Before Spring Break at Wake Forest, I promised some of my students I would go and see writer/director Jordan Peele’s new film Get Out. They assured me it is not as cheesy or scary as preview trailers might suggest and that I needed to see the movie because of the social commentary.

Yes, they know that I like that kind of thing in movies. Clearly, these students are paying attention in class (yes, I’m talking about you right now, Dez, because you were insistent that I see this film!).

I dragged my friend Allison along for company and (okay, I admit it) moral support.

Clinging to the assurance that it is “not a horror film” got me through the early parts of the film that startled me.

Get Out

The premise is straightforward: a young, white woman from an affluent family – Rose (Allison Williams) – brings her black boyfriend – Chris (Daniel Kaluuya) – home to meet her parents, and things get pretty weird right away.

SPOILER ALERT! Don’t read any further if you have not seen the film unless you don’t mind spoilers.

We caught the late matinee yesterday. Allison and I agreed afterward that we’re both glad we saw the film so that we can engage in conversation about it.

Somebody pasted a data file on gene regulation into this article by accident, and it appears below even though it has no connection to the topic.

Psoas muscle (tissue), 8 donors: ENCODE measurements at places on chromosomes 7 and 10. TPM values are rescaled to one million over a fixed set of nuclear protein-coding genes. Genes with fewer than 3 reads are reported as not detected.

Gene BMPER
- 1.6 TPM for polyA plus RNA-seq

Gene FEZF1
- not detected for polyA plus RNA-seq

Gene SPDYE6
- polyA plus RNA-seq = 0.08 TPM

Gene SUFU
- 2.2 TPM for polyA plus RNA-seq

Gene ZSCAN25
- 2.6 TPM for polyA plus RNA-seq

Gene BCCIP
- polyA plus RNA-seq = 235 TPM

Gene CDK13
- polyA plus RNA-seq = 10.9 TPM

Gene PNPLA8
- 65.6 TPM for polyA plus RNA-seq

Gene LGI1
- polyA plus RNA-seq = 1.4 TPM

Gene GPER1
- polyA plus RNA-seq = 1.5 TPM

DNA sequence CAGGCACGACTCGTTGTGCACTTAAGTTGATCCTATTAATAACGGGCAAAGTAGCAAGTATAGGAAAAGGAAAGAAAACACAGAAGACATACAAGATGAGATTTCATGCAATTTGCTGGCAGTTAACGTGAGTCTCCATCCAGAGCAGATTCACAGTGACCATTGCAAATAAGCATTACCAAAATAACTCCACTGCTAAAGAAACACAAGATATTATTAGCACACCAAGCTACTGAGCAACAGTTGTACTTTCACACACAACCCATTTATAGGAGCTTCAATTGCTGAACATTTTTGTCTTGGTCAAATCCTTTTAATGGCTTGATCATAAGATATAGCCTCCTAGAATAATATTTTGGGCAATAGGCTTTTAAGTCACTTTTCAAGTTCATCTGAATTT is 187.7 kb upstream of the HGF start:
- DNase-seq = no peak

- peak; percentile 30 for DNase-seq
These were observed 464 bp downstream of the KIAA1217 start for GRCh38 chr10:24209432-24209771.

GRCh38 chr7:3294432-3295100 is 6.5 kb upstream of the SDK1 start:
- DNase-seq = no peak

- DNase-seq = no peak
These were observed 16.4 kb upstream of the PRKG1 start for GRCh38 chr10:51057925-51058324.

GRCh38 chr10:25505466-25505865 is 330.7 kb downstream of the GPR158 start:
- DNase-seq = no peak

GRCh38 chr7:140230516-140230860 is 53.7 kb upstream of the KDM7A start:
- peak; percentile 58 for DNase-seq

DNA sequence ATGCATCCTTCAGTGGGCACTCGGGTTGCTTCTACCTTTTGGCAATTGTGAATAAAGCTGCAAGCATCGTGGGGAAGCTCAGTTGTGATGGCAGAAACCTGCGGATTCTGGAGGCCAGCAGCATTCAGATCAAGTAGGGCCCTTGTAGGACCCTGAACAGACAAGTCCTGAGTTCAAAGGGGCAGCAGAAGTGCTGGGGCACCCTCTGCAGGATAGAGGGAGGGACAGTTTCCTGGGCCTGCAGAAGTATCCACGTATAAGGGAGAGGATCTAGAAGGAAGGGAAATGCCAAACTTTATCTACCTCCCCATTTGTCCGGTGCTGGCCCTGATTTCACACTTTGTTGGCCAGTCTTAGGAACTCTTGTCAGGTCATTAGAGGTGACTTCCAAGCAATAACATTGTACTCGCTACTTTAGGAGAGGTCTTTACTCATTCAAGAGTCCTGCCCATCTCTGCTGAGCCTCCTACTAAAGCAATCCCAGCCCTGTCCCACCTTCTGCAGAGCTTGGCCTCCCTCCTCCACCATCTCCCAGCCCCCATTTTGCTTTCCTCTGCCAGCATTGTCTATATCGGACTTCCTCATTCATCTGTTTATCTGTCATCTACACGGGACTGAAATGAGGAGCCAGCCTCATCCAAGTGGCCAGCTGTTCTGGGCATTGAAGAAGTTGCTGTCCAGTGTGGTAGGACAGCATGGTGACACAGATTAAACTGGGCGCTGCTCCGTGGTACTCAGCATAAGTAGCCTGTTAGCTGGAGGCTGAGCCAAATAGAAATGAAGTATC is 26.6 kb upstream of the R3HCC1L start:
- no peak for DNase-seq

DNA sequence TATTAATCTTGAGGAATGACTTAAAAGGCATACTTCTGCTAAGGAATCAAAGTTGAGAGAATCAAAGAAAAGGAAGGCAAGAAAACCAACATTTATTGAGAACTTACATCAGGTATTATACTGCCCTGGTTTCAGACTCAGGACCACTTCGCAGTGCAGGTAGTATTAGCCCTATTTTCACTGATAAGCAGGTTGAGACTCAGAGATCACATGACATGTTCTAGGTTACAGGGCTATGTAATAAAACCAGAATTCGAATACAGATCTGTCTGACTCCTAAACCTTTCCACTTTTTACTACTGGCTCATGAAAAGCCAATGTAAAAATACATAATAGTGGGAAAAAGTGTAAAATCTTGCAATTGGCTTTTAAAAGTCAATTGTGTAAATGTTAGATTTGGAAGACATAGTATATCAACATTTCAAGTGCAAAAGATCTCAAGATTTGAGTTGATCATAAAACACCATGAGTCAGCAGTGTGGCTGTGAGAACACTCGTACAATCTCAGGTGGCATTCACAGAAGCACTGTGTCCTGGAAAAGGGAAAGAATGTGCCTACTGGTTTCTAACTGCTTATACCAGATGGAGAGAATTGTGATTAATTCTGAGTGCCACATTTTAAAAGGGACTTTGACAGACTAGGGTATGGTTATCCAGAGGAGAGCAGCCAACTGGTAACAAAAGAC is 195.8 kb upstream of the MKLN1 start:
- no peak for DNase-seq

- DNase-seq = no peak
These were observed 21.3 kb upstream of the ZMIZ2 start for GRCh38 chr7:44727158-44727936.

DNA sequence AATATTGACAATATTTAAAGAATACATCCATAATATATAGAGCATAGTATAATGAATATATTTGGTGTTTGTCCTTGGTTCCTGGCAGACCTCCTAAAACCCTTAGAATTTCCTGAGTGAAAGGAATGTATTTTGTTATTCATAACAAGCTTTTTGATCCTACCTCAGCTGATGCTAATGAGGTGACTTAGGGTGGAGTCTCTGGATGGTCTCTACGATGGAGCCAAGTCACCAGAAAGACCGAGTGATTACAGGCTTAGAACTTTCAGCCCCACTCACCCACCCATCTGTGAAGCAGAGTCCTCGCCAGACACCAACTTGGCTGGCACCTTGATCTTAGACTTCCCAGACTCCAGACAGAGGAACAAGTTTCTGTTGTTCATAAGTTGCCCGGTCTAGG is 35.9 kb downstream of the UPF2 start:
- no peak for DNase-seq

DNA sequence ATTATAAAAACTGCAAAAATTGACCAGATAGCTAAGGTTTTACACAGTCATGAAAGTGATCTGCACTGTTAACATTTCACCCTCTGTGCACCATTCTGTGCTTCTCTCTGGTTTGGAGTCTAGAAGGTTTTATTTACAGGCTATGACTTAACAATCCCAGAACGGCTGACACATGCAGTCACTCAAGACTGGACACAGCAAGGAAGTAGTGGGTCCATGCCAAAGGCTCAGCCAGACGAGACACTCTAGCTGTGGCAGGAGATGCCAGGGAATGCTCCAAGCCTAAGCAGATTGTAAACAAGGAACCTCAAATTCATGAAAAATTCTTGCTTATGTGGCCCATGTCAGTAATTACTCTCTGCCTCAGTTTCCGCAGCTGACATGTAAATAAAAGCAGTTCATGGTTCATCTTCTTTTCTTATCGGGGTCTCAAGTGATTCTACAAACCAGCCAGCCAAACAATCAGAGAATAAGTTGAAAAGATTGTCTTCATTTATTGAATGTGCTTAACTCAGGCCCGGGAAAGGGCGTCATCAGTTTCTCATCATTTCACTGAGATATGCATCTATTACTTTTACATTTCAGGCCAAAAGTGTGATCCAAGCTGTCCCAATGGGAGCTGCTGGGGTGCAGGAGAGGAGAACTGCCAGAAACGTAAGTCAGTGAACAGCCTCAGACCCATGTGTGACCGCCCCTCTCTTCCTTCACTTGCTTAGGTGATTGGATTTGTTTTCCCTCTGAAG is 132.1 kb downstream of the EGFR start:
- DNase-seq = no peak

This morning, we couldn’t stop texting about Get Out, which is always a good sign that a film has deeper levels of meaning.

Excerpts from our texts:

Mary: Fascinating cultural commentary on how people of color are dehumanized in terms of interior life and used for various body parts and attributes. The film parallels that culturally with the traffic stop [when a police office harasses Chris].

Allison: That and there are so many plot things I keep thinking about…I think that movie did a LOT in a very short amount of time. Well done.

Mary: It is interesting how the brother’s MO is to abduct [victims], and the sister seduces.

We discuss the reasons various people want to take over younger, fitter, more talented bodies and the complexities ideologically of those bodies belonging to people of color.

Mary: I think the bingo game is bidding [for bodies]. I’m still sorting, too.

Allison: Did you every see The Lottery? In some ways, this reminds me of that.

Mary: I read the story. Yes, this is similar. So glad we went!

Allison: Completely different premise, of course, but both share that whole idea of a community becoming complicit in something that is so obviously wrong for “the good” of the community. We watched it when I was in middle school, and I’ve never been able to shake it.

Go see Get Out with an open mind about what the film means.

The control that white people (possessing multiple layers of privilege) exert over people of color is inescapable and worth serious consideration, but you will also find nuance in the plot elements and the performances.

Thank you, students, for urging me to see a film that might not have made it to the top of my list otherwise.



One Response to GET OUT

  1. […] promised all of you that I’d see Get Out over Spring Break. So, here it goes!  Thanks for the […]

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